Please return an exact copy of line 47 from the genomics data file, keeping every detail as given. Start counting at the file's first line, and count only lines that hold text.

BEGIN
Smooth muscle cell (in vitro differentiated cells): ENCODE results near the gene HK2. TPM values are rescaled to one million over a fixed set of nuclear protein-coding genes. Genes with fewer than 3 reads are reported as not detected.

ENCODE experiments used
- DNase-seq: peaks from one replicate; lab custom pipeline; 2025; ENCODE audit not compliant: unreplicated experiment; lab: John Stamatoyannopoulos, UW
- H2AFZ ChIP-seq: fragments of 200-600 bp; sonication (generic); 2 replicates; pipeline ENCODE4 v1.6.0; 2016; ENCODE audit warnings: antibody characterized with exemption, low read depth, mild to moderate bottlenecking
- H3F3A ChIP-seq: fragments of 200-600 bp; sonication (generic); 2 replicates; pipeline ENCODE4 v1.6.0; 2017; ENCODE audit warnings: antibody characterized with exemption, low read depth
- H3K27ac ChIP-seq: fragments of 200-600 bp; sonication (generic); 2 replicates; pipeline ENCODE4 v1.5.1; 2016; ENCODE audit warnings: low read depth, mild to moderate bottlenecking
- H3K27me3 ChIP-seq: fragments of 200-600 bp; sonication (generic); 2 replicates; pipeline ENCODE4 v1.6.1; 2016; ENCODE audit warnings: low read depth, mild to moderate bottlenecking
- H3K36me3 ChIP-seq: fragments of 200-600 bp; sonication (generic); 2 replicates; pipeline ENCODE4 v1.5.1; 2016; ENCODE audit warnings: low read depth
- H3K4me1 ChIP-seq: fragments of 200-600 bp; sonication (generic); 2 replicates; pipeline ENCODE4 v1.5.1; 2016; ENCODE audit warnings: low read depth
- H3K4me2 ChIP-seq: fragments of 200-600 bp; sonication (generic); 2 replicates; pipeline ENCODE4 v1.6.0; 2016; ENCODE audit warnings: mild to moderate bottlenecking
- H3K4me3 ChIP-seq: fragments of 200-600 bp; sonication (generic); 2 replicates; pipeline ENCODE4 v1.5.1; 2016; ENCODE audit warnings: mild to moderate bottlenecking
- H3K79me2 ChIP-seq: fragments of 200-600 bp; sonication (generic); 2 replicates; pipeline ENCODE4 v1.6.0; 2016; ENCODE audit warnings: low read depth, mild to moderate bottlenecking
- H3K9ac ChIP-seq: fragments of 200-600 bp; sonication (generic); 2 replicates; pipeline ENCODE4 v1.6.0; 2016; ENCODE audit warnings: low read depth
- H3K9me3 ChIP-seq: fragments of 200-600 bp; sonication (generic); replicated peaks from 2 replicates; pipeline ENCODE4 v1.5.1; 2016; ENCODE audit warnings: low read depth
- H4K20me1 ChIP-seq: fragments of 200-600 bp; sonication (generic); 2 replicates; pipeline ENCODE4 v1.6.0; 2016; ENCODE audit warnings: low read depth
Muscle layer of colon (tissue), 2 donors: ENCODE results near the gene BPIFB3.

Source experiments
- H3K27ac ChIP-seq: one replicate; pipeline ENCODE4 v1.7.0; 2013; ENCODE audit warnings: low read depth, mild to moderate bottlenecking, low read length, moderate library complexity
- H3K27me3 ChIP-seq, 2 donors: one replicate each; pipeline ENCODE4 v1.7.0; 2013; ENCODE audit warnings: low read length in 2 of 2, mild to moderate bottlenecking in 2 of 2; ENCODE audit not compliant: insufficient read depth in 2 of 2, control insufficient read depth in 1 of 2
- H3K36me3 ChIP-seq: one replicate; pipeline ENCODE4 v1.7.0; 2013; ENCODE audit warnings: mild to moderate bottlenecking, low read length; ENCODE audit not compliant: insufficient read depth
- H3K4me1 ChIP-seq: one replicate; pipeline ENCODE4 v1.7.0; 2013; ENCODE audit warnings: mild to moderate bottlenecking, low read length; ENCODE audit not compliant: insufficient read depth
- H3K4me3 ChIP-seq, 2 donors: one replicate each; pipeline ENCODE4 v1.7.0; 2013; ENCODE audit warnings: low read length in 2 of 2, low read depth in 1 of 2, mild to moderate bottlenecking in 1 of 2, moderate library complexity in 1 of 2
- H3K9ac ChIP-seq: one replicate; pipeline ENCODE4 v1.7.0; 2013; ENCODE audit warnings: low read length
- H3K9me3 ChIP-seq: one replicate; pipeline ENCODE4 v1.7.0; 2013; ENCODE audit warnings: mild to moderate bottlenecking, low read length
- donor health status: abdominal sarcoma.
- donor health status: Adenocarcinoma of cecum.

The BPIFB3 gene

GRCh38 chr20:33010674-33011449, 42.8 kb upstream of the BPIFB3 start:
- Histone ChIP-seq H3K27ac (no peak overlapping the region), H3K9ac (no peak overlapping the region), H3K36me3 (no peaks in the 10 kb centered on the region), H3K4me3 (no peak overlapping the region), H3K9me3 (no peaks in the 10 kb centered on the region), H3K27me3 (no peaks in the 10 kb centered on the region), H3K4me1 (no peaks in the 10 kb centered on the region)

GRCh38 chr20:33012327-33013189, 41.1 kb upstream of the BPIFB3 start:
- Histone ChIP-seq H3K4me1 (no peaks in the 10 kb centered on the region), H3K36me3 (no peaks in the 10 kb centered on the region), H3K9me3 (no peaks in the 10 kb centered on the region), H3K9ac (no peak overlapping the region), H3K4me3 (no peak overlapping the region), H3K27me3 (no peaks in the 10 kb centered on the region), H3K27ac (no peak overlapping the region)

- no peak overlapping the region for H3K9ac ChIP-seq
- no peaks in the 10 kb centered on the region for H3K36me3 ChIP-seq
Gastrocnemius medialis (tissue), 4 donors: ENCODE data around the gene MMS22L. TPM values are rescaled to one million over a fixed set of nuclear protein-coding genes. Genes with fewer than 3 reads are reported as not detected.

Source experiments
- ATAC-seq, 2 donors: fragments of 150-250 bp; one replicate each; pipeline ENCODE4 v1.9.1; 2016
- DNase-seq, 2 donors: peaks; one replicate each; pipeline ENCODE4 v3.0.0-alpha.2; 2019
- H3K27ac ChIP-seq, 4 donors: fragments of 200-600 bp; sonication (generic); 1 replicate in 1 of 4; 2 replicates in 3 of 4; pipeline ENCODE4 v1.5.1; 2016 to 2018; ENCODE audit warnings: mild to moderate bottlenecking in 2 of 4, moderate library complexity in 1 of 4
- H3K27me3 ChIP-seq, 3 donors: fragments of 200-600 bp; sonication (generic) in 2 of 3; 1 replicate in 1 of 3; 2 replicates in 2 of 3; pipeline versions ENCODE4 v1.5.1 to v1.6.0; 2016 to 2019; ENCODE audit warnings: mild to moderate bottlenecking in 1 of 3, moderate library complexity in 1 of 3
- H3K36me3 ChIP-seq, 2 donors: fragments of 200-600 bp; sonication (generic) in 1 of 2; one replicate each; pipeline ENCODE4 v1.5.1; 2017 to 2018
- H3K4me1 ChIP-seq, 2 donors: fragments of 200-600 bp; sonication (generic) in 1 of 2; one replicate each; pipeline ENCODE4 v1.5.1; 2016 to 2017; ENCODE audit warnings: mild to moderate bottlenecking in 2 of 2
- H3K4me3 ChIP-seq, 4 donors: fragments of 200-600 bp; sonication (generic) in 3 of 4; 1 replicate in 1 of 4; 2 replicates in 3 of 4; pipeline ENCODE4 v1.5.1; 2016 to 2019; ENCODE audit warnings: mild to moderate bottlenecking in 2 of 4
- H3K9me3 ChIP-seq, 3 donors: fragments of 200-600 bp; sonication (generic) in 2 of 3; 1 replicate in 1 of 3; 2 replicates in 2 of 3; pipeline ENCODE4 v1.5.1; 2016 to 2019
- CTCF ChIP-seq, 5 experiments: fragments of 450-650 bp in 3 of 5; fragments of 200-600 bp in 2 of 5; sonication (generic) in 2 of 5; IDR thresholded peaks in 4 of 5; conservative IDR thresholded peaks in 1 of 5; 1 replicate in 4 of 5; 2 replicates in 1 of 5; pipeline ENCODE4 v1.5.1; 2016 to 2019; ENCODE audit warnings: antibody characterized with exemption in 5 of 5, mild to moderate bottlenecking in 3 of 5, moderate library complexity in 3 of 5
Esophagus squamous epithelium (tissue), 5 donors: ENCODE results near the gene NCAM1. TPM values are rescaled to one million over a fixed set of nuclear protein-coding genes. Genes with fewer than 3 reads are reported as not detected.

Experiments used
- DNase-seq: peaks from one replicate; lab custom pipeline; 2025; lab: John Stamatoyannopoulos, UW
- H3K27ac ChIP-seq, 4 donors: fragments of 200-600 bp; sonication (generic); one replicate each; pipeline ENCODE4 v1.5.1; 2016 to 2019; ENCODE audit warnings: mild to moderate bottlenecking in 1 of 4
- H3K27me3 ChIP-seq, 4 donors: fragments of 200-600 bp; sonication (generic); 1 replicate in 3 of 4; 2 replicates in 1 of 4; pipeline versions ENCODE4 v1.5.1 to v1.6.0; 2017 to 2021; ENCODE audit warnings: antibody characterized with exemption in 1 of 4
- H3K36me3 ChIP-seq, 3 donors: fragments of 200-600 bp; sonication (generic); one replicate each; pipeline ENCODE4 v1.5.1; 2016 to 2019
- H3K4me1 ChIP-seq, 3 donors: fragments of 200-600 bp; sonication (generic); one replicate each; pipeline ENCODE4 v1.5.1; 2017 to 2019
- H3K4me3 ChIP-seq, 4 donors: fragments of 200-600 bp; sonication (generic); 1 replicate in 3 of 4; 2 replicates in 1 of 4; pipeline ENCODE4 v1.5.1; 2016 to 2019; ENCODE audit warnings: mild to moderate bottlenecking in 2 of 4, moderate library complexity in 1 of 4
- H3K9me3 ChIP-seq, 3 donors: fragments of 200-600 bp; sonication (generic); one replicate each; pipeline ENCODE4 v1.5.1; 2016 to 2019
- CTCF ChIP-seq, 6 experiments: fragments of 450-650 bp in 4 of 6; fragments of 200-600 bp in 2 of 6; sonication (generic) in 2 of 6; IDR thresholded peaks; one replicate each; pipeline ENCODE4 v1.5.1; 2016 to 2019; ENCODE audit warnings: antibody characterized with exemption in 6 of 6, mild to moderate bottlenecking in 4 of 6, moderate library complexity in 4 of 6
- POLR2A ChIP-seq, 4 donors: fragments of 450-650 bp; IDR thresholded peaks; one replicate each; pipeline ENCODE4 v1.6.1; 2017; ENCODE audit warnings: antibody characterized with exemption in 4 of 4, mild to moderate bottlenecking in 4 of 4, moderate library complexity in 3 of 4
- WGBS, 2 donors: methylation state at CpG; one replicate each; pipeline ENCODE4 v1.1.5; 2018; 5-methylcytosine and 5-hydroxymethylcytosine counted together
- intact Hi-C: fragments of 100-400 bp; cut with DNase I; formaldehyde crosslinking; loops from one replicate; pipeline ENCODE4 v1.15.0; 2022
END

- DNase-seq: peaks from one replicate; lab custom pipeline; 2025; lab: John Stamatoyannopoulos, UW